Returning to the discussion about character development, an American Games Writer made the point that, to her, specificity, boldness, and exaggeration, were important. Memorable characters, she thought, have specific characteristics that leave a strong impression. Unconventional, amusing and quirky characters are more easily remembered than the ordinary, humdrum variety.
An American Animator then summed his views up in three words. According to him, the things that matter, when it comes to making characters memorable are relatability, vulnerability, and adversity.
The IP Developer responded by saying, "brilliantly boiled down, and for protagonists from linear narratives, I agree. In other media formats and character industries, and as far as other character types are concerned, I think the list needs to be a little more varied".
But what do you think? Contribute to the discussion... here.
"Art Story", under development by the Disney animation veterans Aaron Blaise and Chuck Williams, is an original animated feature film about a boy and his grandfather, who get stuck in a vast and imaginative world of paintings.
“Art Story” is among the first family-focused, animation feature films to explore the special relationship between grandparent and grandchild, through a delightful comedy staged within the world of masterpiece art.
The young boy and his grandfather get stuck in the vast and imaginative world of paintings. Jumping from Van Goghs, Picassos, Eshers and many more, the two unlikely companions, in their quest to get home, must journey into vast, imaginative, painted realities, each complete with its own rules, challenges and quirky, fun characters.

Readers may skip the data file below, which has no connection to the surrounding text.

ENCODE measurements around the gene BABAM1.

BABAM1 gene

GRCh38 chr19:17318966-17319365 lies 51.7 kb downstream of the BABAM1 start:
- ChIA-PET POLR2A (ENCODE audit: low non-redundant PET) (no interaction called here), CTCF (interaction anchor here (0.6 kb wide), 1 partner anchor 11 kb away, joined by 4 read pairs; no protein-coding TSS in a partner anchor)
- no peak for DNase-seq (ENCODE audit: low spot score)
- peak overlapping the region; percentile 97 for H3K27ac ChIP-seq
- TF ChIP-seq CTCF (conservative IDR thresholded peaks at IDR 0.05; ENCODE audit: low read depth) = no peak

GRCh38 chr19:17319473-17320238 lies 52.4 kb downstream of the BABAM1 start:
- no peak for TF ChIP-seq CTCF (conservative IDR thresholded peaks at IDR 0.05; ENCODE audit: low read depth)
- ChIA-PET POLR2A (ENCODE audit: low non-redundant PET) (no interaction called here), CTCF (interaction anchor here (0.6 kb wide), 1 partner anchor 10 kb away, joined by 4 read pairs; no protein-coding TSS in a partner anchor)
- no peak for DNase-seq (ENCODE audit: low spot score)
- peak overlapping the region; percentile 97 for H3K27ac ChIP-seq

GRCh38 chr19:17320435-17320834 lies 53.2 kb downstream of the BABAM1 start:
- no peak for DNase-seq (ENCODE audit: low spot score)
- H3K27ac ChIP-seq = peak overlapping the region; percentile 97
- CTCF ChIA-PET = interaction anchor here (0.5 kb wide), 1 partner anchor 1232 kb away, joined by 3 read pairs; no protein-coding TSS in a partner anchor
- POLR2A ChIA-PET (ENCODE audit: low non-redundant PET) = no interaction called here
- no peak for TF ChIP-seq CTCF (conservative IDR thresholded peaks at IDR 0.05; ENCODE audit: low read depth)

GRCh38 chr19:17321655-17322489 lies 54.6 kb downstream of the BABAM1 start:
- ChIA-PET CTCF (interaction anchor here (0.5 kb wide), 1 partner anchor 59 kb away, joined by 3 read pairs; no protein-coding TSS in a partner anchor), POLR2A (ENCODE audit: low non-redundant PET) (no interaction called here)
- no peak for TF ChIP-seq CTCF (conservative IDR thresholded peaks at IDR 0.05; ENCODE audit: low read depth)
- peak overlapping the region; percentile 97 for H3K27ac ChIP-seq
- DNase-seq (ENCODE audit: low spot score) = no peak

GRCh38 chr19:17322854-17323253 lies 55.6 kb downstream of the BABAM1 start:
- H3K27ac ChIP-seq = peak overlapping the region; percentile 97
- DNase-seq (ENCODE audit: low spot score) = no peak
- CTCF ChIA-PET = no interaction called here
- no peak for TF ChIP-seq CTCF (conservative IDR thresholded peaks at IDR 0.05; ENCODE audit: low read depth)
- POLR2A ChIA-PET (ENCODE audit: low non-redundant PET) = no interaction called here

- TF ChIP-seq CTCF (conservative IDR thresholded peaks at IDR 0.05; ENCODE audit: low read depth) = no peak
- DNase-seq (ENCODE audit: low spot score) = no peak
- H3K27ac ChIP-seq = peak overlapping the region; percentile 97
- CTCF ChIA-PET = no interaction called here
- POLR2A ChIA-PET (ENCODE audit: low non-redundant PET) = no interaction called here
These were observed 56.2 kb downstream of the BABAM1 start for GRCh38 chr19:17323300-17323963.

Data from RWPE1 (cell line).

Aaron's and Chuck's number-one priority is to make an entertaining, compelling story, with characters you love and who propel you through the film. This one is for the whole family... funny, emotional, and thrilling.
The Kickstarter site for "Art Story" features a 3-minute video introduction and is full of colorful artwork, information about the characters, the story, the production plan, and more. You can view it online at:
It's structured like a hilarious, character-driven buddy picture ("Planes, Trains & Automobiles," "I Love You, Man" etc.), but takes place inside the world of some of the greatest master paintings of all time, where the characters change their appearance to match the style of each painting, and meet lots of wildly entertaining characters.
Aaron Blaise and Chuck Williams, the creators of "Art Story", are two 20+ year Disney animation veterans. Blaise co-directed & Williams produced "Brother Bear," Disney's 50th animated feature, which garnered an Academy Award nomination for Best Animated Feature. Prior to that, Aaron served as supervising animator on the mega-hits "Aladdin", "The Lion King" and "Mulan". He also was an animator on "Beauty and the Beast" and "Pocahontas". Prior to his work on "Brother Bear", Chuck produced several other shorts and headed up the special projects division at Disney Feature Animation. His other credits include "The Lion King", "Aladdin", "Pocahontas", and "Beauty and the Beast".